Achondroplasia: Symptoms & Signs

Medically Reviewed on 5/5/2021

Achondroplasia or short-limbed disproportionate dwarfism is a genetic disorder of bone growth and the cause of the most common type of dwarfism. It occurs in around one out of every 25,000 births worldwide.

Signs and symptoms of achondroplasia include short stature with disproportionately short limbs. Other signs include a

  • large head with prominence of the forehead (frontal bossing),
  • underdevelopment (hypoplasia) of the midface with cheekbones that lack prominence,
  • narrow nasal passages with a low nasal bridge,
  • short fingers,
  • the ability of many joints to extend beyond the normal range, and
  • an excessive inward curvature (lordosis) of the low back.

Cause of achondroplasia

Achondroplasia can be inherited as a dominant trait, but the majority (80%) of cases are due to new mutations, meaning neither parent has achondroplasia.

Other achondroplasia symptoms and signs

  • Ability of Many Joints to Extend Beyond the Normal Range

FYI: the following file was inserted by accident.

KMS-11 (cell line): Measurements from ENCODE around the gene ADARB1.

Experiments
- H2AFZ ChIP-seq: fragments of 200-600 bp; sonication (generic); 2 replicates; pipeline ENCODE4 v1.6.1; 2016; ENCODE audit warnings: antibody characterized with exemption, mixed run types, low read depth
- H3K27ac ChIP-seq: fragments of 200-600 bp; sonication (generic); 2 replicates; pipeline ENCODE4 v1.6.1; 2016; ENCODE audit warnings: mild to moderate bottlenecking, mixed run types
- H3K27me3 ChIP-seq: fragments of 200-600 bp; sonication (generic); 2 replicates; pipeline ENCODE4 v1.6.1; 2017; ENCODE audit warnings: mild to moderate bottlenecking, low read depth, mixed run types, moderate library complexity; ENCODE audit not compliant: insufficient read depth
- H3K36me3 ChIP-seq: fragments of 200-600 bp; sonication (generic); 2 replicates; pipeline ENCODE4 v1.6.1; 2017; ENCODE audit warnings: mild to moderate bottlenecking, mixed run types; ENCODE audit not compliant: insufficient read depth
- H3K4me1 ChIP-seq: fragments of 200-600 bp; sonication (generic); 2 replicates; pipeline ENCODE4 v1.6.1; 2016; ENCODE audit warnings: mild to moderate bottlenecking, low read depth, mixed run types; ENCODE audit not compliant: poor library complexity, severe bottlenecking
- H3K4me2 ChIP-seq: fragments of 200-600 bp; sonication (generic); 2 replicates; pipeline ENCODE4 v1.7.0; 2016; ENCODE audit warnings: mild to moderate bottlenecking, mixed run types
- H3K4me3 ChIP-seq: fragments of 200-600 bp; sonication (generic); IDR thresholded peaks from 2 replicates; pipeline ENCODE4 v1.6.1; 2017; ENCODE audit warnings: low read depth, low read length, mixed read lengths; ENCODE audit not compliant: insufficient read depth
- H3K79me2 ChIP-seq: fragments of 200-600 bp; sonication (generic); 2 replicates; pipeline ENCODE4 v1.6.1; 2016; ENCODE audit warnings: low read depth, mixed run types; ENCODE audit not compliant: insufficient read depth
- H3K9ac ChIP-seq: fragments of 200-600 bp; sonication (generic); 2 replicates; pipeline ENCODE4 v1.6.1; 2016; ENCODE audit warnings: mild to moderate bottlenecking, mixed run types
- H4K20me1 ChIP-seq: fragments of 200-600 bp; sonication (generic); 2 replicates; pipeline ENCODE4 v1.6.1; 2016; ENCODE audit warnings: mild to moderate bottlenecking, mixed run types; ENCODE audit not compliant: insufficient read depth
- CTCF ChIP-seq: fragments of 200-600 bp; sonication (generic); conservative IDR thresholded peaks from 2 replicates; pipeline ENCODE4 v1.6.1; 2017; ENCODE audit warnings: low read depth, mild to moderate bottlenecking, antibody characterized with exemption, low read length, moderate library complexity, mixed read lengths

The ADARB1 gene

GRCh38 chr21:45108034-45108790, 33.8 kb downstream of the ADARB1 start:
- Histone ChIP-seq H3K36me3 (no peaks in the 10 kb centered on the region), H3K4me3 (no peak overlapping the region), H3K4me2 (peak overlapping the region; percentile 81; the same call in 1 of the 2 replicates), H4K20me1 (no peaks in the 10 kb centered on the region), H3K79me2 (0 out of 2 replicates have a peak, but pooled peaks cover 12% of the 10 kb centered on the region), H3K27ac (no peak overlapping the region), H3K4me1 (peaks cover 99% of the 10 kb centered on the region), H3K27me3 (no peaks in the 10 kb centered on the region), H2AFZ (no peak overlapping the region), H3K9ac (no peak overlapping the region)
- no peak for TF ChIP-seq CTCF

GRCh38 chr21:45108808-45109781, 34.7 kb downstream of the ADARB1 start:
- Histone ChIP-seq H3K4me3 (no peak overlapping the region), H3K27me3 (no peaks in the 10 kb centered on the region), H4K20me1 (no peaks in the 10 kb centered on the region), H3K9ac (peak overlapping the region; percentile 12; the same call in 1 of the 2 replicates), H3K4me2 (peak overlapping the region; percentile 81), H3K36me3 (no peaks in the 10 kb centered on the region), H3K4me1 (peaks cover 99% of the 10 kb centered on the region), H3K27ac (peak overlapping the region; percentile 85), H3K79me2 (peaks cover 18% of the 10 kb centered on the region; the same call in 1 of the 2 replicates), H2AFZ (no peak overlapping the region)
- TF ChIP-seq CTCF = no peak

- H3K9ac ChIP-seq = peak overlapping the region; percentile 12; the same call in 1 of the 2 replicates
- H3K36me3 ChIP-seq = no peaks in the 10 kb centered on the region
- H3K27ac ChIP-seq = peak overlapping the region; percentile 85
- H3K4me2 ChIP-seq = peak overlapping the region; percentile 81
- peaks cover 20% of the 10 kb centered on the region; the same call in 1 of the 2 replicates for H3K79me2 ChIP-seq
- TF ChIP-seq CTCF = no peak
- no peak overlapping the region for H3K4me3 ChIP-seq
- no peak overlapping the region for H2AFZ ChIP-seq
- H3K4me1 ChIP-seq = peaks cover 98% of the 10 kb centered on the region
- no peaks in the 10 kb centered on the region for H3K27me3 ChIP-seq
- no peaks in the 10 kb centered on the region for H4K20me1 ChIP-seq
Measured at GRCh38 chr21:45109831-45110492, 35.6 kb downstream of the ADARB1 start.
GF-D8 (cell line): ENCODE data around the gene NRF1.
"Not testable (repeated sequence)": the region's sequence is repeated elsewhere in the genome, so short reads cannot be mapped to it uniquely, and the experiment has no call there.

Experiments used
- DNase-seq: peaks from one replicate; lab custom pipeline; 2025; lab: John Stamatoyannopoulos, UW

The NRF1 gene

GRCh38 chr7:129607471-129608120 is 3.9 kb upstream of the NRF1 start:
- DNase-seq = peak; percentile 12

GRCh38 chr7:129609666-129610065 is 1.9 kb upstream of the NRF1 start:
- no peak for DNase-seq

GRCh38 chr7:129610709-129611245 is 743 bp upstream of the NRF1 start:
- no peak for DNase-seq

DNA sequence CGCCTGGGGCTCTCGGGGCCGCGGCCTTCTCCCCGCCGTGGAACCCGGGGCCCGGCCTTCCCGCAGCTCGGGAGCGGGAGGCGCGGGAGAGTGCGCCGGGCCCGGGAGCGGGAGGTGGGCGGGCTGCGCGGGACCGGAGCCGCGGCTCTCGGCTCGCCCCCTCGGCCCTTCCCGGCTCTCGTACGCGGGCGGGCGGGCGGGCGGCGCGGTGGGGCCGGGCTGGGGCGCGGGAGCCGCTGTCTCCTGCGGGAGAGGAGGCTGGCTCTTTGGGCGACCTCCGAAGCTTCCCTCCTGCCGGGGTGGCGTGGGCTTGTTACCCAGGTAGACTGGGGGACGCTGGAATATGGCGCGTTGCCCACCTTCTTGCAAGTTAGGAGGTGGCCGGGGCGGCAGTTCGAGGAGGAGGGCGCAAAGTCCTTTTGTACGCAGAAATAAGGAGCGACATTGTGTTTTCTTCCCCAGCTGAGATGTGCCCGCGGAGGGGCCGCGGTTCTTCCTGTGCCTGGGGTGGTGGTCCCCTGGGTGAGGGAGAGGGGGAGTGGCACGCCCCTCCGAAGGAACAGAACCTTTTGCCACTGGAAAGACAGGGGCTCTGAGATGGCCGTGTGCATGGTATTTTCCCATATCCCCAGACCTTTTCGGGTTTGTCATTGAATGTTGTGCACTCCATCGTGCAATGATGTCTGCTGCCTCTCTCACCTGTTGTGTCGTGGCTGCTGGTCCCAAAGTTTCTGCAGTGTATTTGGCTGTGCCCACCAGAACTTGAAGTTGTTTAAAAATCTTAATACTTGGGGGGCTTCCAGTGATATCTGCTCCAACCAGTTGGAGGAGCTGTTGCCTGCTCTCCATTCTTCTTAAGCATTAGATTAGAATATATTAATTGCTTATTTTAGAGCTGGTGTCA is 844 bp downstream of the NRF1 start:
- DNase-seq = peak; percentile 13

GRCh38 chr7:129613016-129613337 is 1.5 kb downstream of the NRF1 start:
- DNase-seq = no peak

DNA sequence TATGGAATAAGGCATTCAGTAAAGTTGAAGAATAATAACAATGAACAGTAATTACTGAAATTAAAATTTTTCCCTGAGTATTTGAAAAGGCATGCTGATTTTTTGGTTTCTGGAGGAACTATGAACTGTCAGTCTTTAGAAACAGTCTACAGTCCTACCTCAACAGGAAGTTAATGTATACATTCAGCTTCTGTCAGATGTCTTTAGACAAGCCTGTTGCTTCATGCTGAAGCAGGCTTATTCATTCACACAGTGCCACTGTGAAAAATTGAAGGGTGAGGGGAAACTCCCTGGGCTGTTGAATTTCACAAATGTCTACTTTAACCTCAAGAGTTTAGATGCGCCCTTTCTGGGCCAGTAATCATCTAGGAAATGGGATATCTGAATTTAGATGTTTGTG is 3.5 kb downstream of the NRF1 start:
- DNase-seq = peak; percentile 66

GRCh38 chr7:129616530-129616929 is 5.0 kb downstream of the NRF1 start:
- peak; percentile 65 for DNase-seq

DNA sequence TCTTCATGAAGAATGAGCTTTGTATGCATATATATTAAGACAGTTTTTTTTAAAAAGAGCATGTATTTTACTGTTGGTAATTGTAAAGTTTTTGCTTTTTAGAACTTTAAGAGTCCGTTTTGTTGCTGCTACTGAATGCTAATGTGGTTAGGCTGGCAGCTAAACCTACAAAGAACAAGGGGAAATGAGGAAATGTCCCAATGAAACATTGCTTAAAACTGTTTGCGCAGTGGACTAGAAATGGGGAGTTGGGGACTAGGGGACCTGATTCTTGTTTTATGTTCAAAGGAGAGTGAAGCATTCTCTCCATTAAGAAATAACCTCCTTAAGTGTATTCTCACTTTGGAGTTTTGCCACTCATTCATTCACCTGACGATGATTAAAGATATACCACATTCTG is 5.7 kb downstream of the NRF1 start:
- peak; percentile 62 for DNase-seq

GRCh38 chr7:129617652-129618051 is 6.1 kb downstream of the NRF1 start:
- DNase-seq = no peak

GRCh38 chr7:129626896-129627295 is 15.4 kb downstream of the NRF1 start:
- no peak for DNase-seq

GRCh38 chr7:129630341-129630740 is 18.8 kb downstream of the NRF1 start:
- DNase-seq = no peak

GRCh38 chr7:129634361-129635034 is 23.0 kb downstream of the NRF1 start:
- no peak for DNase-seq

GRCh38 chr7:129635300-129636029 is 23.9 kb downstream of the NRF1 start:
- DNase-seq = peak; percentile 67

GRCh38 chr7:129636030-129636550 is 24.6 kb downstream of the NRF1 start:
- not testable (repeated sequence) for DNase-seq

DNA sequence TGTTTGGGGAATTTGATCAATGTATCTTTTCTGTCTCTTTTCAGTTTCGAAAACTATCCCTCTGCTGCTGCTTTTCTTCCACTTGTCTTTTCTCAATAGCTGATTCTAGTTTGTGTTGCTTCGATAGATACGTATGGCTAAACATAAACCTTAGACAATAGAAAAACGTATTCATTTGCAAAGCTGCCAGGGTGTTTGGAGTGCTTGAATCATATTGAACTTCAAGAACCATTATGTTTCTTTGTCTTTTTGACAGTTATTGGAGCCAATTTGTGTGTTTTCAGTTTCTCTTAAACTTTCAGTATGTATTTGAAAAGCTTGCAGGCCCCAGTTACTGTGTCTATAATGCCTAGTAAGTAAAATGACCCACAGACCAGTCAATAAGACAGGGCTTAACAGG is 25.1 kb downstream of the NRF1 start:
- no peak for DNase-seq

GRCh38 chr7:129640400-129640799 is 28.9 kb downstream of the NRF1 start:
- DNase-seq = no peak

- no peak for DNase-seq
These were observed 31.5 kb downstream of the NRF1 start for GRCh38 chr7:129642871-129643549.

• Excessive Inward Curvature (Lordosis) of the Low Back
  • Large Head with Prominence of the Forehead (Frontal Bossing)
  • Narrow Nasal Passages with a Low Nasal Bridge
  • Short Fingers
  • Short Stature with Disproportionately Short Limbs
  • Underdevelopment (Hypoplasia) of the Midface with Cheekbones That Lack Prominence

From WebMD Logo

Subscribe to MedicineNet's Children's Health & Parenting Newsletter

By clicking "Submit," I agree to the MedicineNet Terms and Conditions and Privacy Policy. I also agree to receive emails from MedicineNet and I understand that I may opt out of MedicineNet subscriptions at any time.

References
Jameson, J. Larry, et al. Harrison's Principles of Internal Medicine, 20th Ed. New York: McGraw-Hill Education, 2018.